What’s a good way for journalists to capture the mood of the masses? Conduct an opinion poll? Ask leading questions? Speak to a cross-section of people? And then wrap up the vox pop with their concluding remarks? When this is done in print, you trust the publication and the journalist
What’s a good way for journalists to capture the mood of the masses? Conduct an opinion poll? Ask leading questions? Speak to a cross-section of people? And then wrap up the vox pop with their concluding remarks? When this is done in print, you trust the publication and the journalist. But when it’s on news television, the channel and journo stand exposed.
I have nothing against the process followed, but I don’t think it’s right for the presenter to get the views of a handful of people and extrapolate it to the mood of an entire community or institution.
When CNN-IBN Deputy Editor and star anchor Sagarika Ghose visited the Jamia Millia Islamia in New Delhi and asked students whether they were fine with BJP President’s Rajnath Singh apology, the issue of Congress apathy towards the cause of Muslims too was raised.
While I am certain that a large number of students would want the sorry to come from thePM-in-waiting, it would be incorrect to pass off the views of a small group of students as that of the entire Muslim youth (even if it may well be the case).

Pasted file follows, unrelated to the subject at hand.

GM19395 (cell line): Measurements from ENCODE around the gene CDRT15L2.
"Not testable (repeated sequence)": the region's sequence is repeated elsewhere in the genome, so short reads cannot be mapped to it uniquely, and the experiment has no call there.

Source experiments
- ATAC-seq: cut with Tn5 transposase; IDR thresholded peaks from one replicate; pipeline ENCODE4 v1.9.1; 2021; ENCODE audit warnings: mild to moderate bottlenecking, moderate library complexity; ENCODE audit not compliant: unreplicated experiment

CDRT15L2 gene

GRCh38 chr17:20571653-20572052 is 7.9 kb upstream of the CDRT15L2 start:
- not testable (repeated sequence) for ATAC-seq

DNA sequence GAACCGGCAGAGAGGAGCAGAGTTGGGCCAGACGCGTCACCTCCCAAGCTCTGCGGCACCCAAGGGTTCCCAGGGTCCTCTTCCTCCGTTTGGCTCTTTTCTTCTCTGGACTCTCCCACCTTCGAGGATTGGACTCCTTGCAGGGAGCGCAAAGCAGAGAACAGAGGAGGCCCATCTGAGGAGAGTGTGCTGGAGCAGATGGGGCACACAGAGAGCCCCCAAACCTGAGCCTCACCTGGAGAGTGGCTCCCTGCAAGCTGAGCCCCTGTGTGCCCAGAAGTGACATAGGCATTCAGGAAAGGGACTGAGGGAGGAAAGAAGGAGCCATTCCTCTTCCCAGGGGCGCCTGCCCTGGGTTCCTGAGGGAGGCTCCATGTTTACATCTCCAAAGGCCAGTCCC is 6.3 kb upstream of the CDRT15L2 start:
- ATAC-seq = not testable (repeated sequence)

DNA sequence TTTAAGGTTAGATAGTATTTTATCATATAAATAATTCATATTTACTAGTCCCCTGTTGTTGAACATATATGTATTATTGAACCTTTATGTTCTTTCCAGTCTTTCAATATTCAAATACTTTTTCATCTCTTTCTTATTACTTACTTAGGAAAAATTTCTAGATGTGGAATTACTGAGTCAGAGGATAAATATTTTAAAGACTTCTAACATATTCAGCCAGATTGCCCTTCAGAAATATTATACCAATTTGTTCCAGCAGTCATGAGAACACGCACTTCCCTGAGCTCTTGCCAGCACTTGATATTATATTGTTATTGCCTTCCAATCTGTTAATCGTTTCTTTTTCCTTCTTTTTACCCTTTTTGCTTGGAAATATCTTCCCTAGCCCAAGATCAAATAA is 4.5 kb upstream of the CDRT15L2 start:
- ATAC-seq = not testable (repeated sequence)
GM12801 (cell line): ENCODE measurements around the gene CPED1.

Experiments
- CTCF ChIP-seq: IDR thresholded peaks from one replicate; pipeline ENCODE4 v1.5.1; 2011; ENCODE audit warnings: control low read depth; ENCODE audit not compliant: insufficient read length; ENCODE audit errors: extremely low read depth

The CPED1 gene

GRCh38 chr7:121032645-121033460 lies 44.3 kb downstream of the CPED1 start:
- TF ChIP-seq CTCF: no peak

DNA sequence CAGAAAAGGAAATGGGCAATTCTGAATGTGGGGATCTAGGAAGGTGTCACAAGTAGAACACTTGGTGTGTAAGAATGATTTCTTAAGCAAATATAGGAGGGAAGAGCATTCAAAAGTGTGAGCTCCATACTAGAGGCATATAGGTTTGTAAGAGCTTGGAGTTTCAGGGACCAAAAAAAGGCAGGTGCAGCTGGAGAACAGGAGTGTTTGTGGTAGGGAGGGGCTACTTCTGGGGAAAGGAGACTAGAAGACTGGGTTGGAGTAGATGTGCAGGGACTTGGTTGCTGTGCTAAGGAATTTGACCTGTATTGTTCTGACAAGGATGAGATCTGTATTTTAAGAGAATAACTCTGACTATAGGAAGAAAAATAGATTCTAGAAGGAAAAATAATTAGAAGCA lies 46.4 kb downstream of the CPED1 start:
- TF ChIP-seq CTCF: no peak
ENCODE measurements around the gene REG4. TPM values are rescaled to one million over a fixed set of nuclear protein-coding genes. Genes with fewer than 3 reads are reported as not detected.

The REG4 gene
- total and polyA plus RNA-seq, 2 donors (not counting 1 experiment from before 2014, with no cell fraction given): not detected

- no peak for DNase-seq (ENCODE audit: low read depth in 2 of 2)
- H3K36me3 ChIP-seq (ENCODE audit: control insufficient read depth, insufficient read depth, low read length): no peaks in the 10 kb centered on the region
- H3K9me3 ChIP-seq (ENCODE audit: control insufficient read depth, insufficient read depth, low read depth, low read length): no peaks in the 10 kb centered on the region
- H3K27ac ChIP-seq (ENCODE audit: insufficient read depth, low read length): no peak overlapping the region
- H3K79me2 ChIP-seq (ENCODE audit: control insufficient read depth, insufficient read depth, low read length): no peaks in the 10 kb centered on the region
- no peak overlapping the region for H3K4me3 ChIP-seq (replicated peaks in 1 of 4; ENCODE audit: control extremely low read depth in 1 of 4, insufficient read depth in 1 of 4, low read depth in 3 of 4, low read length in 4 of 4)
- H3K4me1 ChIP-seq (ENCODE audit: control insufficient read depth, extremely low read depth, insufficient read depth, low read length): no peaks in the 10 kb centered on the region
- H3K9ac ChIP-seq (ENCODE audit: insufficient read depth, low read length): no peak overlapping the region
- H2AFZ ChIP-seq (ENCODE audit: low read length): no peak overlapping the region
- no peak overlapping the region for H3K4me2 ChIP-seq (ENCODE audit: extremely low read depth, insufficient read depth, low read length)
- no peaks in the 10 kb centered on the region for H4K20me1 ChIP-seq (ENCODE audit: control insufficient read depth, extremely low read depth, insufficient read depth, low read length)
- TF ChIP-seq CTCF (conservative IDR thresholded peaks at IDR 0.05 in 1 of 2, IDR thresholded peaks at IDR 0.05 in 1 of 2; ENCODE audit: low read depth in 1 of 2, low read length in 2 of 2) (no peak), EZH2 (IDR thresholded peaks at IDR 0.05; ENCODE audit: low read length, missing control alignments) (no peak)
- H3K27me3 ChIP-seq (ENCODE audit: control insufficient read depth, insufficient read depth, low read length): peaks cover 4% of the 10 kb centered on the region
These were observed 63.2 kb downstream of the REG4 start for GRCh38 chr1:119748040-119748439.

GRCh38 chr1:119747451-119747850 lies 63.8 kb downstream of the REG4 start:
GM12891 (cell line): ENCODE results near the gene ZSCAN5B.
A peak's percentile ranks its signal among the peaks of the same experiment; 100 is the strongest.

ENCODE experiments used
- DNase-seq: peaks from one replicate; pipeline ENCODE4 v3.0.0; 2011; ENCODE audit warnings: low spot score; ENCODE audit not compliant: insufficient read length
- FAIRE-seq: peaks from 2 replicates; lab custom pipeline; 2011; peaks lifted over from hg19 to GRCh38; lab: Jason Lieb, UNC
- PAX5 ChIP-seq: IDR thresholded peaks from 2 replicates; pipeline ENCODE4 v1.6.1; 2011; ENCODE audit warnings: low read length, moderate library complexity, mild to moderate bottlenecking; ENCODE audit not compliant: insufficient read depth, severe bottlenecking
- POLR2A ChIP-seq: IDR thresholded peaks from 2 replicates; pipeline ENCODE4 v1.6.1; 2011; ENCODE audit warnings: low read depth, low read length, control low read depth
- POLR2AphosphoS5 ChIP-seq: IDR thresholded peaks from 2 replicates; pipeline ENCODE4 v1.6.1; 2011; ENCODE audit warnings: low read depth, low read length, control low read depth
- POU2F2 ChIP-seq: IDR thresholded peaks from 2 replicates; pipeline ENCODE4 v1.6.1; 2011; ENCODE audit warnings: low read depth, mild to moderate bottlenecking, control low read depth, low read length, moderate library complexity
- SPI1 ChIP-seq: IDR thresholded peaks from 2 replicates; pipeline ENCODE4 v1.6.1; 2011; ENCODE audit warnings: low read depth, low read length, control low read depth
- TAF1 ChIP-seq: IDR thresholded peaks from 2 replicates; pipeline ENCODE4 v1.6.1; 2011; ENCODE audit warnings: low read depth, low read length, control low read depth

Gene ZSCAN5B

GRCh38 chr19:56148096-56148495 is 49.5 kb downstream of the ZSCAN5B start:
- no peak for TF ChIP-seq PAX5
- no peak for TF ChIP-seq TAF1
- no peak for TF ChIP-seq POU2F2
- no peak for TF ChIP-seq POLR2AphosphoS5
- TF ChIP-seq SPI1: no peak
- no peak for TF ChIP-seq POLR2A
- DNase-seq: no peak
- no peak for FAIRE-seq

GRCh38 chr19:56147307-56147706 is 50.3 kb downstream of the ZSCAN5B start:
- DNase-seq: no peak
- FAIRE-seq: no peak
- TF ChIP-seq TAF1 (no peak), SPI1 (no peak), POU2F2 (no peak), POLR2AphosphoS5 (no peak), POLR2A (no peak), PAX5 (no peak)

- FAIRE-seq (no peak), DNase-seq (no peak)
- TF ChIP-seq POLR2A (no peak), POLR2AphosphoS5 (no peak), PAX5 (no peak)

Subrata Roy’s arrest by the UP police was all over telly yesterday. The Sahara chief was taken to police custody. Arnab Goswami mentioned how he spoke to many politicians and all of them refused to come on the show. There were many visuals of leaders with Roy but Arnab didn’t get down to naming those who refused to speak to him. Why not name them, Mr Goswami? Tell us... India wants to know!
Chirag Paswan is no John Abraham, but he’s sure to set news TV screens on fire in the months to come. Or so I figured when I was at an electronics showroom in Pune yesterday. A group of college kids thought he was cute and were trying to guess his name.
One of them recalled watching him in the 2011 dud Miley Naa Miley Hum. It was interesting to see him take some tough questions from Bhupendra Chaubey on CNN-IBN last night. I thought Chaubey was a bit harsh on the boy, though the interview was a welcome relief from the overdose on Saharashri.
Pradyuman Maheshwari is a senior journalist and editor. When he’s not chasing news, he’s watching it.